We are honored to have had the chance to interview poet Emily Adams-Aucoin. In this interview, Emily tells us about the writing community on Instagram and what poetry means to her. Read this interview to learn about the author and gain some writing knowledge. Be sure to check out Emily on Instagram at @emilyapoetry!

What do you love about poetry?


Poetry is so many different and necessary things. I began writing poetry first as an outlet for the emotions that I didn’t know how to deal with. Fear, pain, guilt- it was a way of reconciling the thoughts and feelings that clogged my head. It was therapy. I filled journals with poems and stories and for a long time, I only knew peace when I was writing. Still, when I am writing poetry, I feel most like myself. But poetry is more. Poetry can take an emotion and convey it in such a way that the reader can physically feel it. It’s almost tangible the way poetry can affect us. In this way, it is a form of connection, a reaching hand, a gift to anyone who reads the words and is moved by them. Poetry is also a way of remembering, of preserving a moment or a feeling, of pausing and exploring what might have otherwise been forgotten in the everyday obligations of life. It is a story, a snapshot.


What do you want to teach your students about poets?


I aim to teach my students that poetry isn’t one fixed box whose borders must be minded. It is an entity, an almost living, breathing thing. And most importantly, it is what they want it to be. Rules in poetry exist for a reason, but they can certainly be bent or broken. Sometimes, I’ll teach a student how to form a couplet or haiku and they’ll grasp the concept of rhyming or counting syllables right away. Other students grimace when I mention the word poetry, and often I find that it’s due to preconceived notions about what “poetry” is. When I introduce the concept of narrative free-verse, students are often surprised to learn that writing poetry is not nearly as difficult as they once imagined. I also want my students (and everyone) to know that they do not need to be published in order to be a poet or a writer. One needs only to have written (though that is often the most difficult part).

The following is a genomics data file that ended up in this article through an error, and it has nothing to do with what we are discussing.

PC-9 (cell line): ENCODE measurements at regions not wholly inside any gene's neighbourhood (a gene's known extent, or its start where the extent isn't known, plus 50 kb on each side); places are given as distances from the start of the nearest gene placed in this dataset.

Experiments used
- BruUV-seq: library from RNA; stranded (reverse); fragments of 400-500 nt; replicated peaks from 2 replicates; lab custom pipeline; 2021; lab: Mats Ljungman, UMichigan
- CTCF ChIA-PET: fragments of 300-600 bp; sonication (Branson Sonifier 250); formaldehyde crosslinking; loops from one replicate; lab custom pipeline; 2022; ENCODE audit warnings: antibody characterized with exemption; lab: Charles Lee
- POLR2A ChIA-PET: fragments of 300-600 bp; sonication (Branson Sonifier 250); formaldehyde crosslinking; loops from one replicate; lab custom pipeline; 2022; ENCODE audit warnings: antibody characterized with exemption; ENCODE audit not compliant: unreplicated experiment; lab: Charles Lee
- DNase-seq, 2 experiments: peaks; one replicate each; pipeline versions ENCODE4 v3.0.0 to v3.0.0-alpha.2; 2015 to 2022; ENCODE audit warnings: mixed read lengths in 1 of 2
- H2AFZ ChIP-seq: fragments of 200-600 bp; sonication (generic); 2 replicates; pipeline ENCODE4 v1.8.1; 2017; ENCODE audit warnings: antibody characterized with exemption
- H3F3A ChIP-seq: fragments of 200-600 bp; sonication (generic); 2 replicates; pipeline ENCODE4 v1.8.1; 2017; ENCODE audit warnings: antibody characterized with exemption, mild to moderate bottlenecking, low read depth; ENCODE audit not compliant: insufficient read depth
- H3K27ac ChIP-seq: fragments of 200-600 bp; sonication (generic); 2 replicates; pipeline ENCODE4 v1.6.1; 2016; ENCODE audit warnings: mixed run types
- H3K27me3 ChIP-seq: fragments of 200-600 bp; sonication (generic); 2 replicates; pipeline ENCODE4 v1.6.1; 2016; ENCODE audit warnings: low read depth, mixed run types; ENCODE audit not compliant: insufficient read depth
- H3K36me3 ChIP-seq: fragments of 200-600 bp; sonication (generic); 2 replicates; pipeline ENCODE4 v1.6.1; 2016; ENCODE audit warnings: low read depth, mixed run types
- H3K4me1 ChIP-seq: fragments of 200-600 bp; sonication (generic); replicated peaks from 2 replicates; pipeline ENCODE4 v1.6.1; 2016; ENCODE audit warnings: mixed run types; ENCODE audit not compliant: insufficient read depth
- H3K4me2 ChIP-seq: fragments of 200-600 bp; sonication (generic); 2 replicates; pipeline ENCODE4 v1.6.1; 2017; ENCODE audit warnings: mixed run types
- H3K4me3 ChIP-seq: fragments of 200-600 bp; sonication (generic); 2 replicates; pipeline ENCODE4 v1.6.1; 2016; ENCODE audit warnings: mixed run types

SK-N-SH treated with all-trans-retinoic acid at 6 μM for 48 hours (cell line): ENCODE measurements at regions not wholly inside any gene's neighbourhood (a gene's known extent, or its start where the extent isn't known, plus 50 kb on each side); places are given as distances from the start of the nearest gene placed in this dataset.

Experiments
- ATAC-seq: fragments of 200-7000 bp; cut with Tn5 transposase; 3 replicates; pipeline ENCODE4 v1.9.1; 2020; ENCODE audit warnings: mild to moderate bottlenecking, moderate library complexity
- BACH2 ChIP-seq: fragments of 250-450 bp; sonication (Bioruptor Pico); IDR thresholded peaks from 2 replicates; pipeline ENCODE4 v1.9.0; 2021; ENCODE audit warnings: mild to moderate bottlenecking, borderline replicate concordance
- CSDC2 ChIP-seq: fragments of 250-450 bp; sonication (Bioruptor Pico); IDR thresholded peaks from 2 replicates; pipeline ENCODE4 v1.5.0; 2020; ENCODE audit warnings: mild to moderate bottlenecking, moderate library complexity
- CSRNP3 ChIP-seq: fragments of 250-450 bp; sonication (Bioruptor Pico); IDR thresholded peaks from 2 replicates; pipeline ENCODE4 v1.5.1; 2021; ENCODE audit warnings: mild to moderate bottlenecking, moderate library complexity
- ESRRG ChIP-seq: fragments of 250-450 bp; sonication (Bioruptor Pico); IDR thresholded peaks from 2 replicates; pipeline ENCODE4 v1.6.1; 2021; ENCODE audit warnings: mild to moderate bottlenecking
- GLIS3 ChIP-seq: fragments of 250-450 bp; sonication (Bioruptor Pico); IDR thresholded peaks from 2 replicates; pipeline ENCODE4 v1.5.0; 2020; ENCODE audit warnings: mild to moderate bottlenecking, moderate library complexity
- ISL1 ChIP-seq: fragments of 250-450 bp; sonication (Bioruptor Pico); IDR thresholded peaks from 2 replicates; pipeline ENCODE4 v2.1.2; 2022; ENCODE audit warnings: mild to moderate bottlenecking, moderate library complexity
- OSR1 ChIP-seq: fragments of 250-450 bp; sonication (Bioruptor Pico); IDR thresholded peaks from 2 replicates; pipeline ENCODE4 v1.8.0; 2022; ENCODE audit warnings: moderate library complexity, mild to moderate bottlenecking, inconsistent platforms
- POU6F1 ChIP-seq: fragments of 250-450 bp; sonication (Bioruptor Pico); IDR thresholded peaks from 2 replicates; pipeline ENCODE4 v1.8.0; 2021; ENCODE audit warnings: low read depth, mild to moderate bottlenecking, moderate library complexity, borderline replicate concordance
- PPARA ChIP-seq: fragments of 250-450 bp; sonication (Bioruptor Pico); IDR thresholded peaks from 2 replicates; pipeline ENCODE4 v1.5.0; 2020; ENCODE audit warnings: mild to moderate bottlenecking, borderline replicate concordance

Why is poetry meant to be read aloud?


Though I adore the written word, and collect (probably too many, if there is such a thing) poetry chapbooks and anthologies, there is an undeniable power to spoken word. The human voice is a deeply potent and connecting thing. When a poem is read aloud, it’s often read as the poet intended; certain words and phrases are emphasized in a unique way that using italics or spacing simply cannot. What adds to the power of spoken word is that it’s not just poetry, it is performance. It is a combination of words, gestures, and tone. It’s like three-dimensional poetry. Additionally, I have seen spoken word engage my students where written word could not due to their reading levels. Hearing a poem spoken increased their comprehension drastically. There are pieces that are certainly meant to be read on paper, absorbed and interpreted privately by the reader, but I believe there are also pieces that are meant to be read, to be breathed into life.

What do you love about the Instagram writers community?


Since I began my poetry-based Instagram account in the summer of 2017, the Instagram writing community has been one of the most supportive, loving communities that I have ever been a part of. It’s a vulnerable thing- sharing what you’ve created. And to have so much love, so much positivity shown in response to my poetry means the world to me. When I began my account, my goal was not to gain thousands of followers or to get hundreds of likes. It was to encourage myself to be brave. As a naturally shy and introverted person, the idea of sharing my work was initially terrifying. But I received so much warmth from the Instagram poetry, and have made personal and professional connections due to the love and generosity of the writing community on Instagram. And it still is just that- a small act of bravery, to post parts of my heart for the world to see. But love is stronger than fear, and I trust Instagram writing community with the soft and vulnerable parts of myself.

Emily Adams-Aucoin is from upstate New York but now writes, works, and lives in South Louisiana with her husband of one year, Brent. and their cat, Fiona. She works as a middle school English Language Arts teacher, where she tries to inspire a love for poetry in her sixth-grade students. Emily has been writing poetry since the age of twelve and enjoys writing about her own life as well as her surroundings. She is deeply influenced by nature and the way it can restore and heal the human mind, body, and spirit. Her work has been published in the recently published anthology Splintered Souls, and in the literary publications After the Pause, Cagibi, and K’in. She also posts snippets of her poems on her Instagram page (@emilyapoetry)